Bounds on the error for several cases with different boundary condition settings are discussed. These cases are not only typical in engineering practice but also convenient for unveiling the mathematical insights of the error propagation dynamics. Within each case study, we will validate the analytical results with numerical simulations first. Then the dynamics of the uncertainty propagation through the pressure Poisson equation will be discussed based on analysis from a flow field with more general geometry (i.e., rectangular). Finally, the physical interpretation of the mathematics and suggestions for engineering practice are addressed.
Consider a domain with pure Dirichlet boundary condition, the error in the pressure field can be bounded as
where CD is the Poincare constant, which is related to the minimum positive eigenvalue of the BVP. Specifically, in engineering practice, the value of the Poincare constant is determined by the dimension, size, and shape of the domain, as well as the type of boundary conditions (Appendix C).
To validate inequality (11), we consider a steady 2D potential vortex in an L × L domain in Cartesian coordinates. The non-dimensionalized velocity field is u = −y, y (−L/2, L/2); υ = x, x (−L/2, L/2), where u and υ are the two components of the velocity field u in the x and y direction, respectively (see figure 2). Thus the pressure field is p = (x2 + y2)/2. The Dirichlet boundary conditions are defined as p = (y2 + L2/4)/2, x = ±L/2, and p = (x2 + L2/4)/2, y = ±L/2.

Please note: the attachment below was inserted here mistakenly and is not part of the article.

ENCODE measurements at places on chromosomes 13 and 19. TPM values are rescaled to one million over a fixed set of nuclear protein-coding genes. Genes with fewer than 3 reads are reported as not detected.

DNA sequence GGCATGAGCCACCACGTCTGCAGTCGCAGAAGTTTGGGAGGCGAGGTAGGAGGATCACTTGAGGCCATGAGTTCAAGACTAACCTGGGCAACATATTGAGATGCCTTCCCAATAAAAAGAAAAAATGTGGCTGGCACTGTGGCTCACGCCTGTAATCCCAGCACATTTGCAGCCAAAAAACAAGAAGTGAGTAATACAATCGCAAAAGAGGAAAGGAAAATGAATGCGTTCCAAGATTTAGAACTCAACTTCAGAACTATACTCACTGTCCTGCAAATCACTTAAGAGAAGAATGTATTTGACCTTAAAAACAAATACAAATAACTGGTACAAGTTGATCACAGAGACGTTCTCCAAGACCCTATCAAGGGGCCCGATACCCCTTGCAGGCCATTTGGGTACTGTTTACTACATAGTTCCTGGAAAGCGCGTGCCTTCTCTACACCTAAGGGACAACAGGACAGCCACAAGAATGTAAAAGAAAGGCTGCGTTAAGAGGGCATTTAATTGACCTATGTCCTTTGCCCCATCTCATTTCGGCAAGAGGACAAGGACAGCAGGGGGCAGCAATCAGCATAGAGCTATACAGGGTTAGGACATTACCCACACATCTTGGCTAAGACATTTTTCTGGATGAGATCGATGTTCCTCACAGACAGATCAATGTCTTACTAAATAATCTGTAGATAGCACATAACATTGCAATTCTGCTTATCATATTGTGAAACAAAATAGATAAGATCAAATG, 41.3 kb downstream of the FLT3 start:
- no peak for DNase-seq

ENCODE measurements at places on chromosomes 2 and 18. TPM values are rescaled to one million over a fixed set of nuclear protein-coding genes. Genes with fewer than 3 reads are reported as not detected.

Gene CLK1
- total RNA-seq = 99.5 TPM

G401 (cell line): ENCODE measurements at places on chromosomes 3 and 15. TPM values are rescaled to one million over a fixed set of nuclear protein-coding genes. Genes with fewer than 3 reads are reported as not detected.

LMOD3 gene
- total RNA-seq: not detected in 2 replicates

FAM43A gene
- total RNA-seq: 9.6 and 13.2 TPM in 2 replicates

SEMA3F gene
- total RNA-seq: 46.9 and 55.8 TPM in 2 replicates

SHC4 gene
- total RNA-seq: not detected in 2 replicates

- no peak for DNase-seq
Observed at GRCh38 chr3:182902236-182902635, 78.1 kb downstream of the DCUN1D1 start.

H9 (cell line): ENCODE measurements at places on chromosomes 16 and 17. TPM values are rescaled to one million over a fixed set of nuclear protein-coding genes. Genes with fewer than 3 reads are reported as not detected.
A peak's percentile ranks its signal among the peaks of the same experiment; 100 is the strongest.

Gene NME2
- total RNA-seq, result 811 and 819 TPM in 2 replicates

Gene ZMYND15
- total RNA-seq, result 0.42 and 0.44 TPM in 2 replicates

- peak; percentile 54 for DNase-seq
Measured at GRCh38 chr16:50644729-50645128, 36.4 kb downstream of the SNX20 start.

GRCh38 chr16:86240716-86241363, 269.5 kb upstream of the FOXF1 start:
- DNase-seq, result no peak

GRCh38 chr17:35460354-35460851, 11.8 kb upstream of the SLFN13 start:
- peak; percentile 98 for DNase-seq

We construct artificial error for the data. To test the reliability of the underlying estimate, we consider a uniformly constant error, εf = 2−4, and εh = 2−4. The error level in the domain and on the boundary is specified identically (‖εf‖L2(Ω) = ‖εh‖L∞(Ω) = 2−4). Assuming the uncertainty in the data is constant is beneficial in two ways. First, in a physical sense, constant uncertainty is associated with systematic error (i.e., εf = 2−4 could be equivalent to u = −(1 − 2−6)y and υ = (1 − 2−6)x for the steady potential vortex used here). One of the most likely systematic errors is from slightly inaccurate calibration in real experiments, which can introduce considerable error in the data and consequently accumulate even more error in the pressure field. Second, a constant error field will lead to a constant error level, which will make the later analyses explicit. We are aware that different types of error, even with the same error level (e.g., different εf, yet same ‖εf ‖L2(Ω)), impact the error propagation differently, which is coupled with the profile of the velocity field. Some error in the data leads to larger error in the pressure field than others. The calibration error we choose herein yields large errors for the vortex case, making it favorable for validation of the error bound. However, how the type of error impacts the error propagation is out of the scope of this research and will be investigated in a future study.
We numerically solve the pressure Poisson equation with artificial error introduced (4), using an accurate second order (five point scheme with point-wise numerical error less than 8.2 × 10−12) finite difference Poisson solver (similar to Reimer and Cheviakov (2013), but with LU-decomposition as a linear system solver). The error in the pressure field from the simulation is then compared with the analytical results inequality (11). We expect that the error from numerical simulations will be less than the prediction in (11), but generally follow similar trends. If the errors from the numerical simulations are close to the analytical prediction (i.e., slope and value), we say inequality (11) is validated and the bound is sharp.